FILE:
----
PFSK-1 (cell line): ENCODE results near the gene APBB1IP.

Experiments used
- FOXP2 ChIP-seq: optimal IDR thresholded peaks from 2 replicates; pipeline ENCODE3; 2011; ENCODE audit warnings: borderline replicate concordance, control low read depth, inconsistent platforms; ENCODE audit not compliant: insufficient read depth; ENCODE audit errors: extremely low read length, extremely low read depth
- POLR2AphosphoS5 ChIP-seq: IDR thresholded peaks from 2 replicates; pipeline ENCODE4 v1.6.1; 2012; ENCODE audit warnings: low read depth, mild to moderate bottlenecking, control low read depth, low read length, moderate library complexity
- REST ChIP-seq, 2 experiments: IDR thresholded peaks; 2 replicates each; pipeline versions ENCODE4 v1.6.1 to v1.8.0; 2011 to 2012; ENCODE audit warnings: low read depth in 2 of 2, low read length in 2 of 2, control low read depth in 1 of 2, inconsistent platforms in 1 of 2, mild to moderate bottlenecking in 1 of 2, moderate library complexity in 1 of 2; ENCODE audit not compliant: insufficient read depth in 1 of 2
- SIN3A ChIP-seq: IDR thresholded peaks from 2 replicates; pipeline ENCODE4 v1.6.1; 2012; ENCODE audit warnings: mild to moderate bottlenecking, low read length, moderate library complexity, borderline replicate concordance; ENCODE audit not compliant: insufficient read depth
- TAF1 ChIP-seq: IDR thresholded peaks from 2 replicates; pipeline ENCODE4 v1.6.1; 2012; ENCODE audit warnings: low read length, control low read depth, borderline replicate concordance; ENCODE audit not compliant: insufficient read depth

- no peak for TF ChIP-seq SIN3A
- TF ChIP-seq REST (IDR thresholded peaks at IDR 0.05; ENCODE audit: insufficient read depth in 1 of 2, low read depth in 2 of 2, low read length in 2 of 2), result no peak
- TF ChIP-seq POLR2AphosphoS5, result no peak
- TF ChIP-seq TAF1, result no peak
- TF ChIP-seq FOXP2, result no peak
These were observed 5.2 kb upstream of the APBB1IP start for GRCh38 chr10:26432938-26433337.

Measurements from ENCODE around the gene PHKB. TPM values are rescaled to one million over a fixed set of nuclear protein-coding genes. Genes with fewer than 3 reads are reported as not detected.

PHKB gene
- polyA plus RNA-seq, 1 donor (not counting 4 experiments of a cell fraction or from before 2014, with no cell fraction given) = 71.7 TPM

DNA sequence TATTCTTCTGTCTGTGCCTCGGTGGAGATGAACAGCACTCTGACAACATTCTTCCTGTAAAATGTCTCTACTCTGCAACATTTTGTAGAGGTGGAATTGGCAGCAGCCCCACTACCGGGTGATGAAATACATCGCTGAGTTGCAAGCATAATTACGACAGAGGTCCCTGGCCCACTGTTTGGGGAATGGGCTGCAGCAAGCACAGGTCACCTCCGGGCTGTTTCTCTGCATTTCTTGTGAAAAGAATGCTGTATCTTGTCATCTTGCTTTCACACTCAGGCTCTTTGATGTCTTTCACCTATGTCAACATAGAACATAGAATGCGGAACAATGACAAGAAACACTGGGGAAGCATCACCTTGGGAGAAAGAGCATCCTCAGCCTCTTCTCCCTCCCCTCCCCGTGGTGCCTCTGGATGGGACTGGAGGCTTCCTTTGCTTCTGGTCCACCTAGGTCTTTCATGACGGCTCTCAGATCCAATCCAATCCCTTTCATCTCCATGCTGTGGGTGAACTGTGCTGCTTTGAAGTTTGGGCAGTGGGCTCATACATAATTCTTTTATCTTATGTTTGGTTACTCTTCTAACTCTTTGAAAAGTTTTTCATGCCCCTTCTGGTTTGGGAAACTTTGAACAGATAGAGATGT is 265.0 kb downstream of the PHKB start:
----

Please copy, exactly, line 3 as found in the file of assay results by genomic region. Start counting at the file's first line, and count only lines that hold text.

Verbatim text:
- FOXP2 ChIP-seq: optimal IDR thresholded peaks from 2 replicates; pipeline ENCODE3; 2011; ENCODE audit warnings: borderline replicate concordance, control low read depth, inconsistent platforms; ENCODE audit not compliant: insufficient read depth; ENCODE audit errors: extremely low read length, extremely low read depth